Asylum: A Survivor's Flight from Nazi-Occupied Vienna Through Wartime France

When Austria was annexed by Germany in 1938, Moriz Scheyer was an arts editor writing for one of Vienna's main newspapers. He was also Jewish, a fact that became a matter of life and death under Nazi rule. Asylum is Scheyer's memoir of the events leading up to and through his years as a refugee, first in Austria and later in France. It was written while hiding in a Catholic convent and hospital for the mentally ill, before the Allied invasion. Scheyer, his wife and a close family friend lived there surrounded by nuns who risked their own lives to protect them, as well as the 80 or so patients under their care.

With candor and introspection on what it meant to be a Jew during this time, Scheyer muses on the physical brutality, as well as psychological and spiritual damage, the Nazis inflicted on his family and all Jews under their control. He leads readers through his harrowing moments of deportation from Austria, his internment in a French concentration camp and subsequent rescue, his attempt to flee into neutral Switzerland and, finally, his years in hiding where--as he and others like him waited moment by moment for the agony to end--he wrote. He reflects on the ease with which non-Jews collaborated with the Nazis, and on those who actively resisted the party's atrocious demands.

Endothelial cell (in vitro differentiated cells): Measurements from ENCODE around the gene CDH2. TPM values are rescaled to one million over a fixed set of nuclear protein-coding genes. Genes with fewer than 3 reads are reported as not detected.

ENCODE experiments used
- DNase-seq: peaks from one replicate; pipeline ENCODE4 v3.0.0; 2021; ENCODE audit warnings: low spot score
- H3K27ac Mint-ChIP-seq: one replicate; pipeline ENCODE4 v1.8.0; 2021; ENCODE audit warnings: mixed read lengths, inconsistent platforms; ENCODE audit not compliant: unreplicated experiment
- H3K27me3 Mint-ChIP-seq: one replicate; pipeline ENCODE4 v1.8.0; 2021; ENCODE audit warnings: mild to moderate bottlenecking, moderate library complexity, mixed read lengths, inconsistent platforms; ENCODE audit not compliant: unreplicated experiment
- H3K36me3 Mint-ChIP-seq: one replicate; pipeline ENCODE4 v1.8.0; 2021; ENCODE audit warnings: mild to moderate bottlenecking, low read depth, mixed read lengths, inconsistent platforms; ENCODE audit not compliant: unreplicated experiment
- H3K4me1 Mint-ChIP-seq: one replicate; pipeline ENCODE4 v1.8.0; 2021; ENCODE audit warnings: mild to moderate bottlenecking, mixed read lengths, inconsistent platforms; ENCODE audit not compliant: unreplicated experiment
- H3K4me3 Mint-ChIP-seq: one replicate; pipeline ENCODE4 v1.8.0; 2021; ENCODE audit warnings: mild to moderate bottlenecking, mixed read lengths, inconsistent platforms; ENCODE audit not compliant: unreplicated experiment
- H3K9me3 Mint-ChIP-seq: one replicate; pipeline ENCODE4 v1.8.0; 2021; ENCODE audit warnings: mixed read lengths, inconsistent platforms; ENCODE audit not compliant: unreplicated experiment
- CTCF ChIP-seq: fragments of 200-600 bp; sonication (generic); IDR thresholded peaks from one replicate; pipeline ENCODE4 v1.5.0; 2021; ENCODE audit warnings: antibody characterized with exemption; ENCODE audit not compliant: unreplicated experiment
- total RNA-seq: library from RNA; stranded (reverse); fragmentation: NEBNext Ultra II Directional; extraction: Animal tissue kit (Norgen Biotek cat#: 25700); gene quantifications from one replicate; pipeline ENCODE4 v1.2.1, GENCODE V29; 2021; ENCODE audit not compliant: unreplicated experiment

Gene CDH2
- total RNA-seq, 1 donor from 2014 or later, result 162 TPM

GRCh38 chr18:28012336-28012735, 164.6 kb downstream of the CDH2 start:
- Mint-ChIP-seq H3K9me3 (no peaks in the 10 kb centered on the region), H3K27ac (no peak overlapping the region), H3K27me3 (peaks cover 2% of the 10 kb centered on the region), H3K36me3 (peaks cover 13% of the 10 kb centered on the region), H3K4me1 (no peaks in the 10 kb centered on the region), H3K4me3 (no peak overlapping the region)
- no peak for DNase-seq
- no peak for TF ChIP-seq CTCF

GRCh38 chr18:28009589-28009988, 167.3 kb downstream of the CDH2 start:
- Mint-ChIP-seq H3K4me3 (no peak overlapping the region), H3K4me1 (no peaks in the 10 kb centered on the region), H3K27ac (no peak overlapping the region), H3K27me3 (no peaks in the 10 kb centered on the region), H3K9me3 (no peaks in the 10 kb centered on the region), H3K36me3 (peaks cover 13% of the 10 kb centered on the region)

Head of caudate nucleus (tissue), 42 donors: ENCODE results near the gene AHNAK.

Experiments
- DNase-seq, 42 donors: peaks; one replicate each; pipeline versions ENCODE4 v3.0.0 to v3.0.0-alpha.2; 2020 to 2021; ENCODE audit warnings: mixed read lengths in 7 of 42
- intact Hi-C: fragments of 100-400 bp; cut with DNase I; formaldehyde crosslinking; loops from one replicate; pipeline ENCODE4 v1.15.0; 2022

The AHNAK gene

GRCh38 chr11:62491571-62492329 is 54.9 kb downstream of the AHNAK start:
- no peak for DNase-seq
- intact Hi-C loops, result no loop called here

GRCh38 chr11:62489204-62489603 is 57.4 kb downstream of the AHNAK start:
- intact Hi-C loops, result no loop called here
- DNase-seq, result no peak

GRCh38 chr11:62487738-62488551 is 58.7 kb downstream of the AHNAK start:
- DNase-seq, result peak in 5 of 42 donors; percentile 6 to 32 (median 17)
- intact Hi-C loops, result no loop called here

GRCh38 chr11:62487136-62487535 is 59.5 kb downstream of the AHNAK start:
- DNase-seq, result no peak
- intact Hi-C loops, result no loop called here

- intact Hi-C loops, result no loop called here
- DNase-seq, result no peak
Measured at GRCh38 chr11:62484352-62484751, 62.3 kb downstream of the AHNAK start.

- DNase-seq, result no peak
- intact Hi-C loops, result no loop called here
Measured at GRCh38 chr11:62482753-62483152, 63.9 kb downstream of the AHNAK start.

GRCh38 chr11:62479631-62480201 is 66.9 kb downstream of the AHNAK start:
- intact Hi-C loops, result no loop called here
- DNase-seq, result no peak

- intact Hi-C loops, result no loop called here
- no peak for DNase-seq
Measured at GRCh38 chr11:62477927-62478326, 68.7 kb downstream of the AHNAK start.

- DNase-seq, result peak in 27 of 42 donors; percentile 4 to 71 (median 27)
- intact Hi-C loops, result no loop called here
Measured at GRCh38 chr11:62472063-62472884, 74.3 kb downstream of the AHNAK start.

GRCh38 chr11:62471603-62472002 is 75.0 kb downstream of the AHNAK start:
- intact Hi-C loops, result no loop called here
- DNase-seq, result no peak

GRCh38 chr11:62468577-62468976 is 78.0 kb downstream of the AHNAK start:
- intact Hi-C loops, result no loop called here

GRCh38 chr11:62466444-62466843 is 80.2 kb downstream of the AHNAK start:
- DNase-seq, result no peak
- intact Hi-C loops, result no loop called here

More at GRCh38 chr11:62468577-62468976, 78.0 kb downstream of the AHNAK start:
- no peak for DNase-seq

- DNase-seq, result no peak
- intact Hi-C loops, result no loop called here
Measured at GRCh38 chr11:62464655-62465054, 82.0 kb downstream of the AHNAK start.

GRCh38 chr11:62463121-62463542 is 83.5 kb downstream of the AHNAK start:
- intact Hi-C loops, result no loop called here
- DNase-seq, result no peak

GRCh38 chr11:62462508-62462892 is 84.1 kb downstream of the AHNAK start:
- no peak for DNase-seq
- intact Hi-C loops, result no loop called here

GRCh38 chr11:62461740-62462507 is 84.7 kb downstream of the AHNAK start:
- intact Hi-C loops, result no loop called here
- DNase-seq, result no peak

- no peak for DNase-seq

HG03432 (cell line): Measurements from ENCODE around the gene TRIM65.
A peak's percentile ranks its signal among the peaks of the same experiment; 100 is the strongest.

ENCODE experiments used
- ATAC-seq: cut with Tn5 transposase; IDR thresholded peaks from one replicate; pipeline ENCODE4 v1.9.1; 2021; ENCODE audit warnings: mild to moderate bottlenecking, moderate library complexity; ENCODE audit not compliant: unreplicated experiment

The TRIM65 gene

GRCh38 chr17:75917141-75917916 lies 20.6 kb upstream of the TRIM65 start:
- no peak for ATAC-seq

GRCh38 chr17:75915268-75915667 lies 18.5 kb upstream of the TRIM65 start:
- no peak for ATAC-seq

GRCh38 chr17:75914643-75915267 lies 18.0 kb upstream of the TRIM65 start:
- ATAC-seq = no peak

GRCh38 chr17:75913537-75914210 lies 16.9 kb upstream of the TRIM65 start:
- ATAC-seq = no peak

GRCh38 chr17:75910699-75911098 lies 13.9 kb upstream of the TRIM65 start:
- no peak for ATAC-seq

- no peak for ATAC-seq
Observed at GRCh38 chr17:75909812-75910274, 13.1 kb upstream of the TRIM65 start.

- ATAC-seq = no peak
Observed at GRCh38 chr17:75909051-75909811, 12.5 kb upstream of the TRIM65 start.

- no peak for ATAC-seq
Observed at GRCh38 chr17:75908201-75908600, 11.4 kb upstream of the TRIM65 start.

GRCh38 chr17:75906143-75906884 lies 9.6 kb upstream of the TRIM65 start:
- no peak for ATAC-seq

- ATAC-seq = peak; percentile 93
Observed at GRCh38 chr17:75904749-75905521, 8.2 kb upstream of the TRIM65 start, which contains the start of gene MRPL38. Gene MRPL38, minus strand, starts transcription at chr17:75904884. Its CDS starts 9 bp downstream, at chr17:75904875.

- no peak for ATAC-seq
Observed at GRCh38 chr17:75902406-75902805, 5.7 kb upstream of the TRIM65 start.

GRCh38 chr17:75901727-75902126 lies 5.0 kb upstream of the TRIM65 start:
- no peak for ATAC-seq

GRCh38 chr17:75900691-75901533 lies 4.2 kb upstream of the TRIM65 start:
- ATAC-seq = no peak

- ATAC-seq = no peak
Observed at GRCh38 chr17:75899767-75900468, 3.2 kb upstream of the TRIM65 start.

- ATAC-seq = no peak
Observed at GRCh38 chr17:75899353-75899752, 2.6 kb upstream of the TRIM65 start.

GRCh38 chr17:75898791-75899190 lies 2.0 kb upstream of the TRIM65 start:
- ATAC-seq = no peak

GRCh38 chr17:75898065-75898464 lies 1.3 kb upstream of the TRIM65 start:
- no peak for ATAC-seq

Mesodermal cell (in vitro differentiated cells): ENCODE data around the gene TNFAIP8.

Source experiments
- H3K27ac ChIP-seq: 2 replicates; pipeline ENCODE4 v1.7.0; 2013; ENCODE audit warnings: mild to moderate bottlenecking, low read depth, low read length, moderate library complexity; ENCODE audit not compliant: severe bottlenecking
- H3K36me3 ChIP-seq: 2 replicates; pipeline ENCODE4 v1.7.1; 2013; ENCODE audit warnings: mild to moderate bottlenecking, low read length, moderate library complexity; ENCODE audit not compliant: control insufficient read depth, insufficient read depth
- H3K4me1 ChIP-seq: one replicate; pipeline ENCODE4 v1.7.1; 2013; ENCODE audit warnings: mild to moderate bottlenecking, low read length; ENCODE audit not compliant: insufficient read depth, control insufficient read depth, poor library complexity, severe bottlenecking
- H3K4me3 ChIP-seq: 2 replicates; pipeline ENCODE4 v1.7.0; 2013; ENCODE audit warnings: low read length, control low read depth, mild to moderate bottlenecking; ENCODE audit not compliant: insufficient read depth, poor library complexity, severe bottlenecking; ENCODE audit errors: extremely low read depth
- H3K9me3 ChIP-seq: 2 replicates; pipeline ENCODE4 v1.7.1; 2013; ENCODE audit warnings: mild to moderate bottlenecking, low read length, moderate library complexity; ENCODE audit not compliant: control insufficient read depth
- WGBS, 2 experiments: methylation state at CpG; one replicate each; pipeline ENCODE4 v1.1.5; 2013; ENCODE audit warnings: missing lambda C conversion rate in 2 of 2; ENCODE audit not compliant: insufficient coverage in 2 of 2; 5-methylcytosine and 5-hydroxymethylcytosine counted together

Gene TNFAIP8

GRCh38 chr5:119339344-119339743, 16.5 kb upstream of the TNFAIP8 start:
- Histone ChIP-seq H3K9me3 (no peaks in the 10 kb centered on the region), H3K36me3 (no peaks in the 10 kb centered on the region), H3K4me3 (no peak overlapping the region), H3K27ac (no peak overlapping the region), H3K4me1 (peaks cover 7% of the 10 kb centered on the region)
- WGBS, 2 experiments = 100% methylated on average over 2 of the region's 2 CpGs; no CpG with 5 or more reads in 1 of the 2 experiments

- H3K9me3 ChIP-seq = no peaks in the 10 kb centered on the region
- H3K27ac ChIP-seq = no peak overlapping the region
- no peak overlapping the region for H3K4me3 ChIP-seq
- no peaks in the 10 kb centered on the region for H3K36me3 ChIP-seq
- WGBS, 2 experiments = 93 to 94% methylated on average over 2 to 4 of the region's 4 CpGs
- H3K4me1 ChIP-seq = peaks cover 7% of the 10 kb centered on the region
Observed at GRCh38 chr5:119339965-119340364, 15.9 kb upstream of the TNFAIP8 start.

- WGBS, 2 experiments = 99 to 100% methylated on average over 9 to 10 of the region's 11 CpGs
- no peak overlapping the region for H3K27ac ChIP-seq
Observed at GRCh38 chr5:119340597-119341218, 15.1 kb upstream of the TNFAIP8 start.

The original Asylum manuscript was destroyed in 1949 by Scheyer's stepson, but a copy was later found and translated by his step-grandson P.N. Singer, allowing readers rare insight into one man's mind during this tragic historical era. --Lee E. Cart, freelance writer and book reviewer

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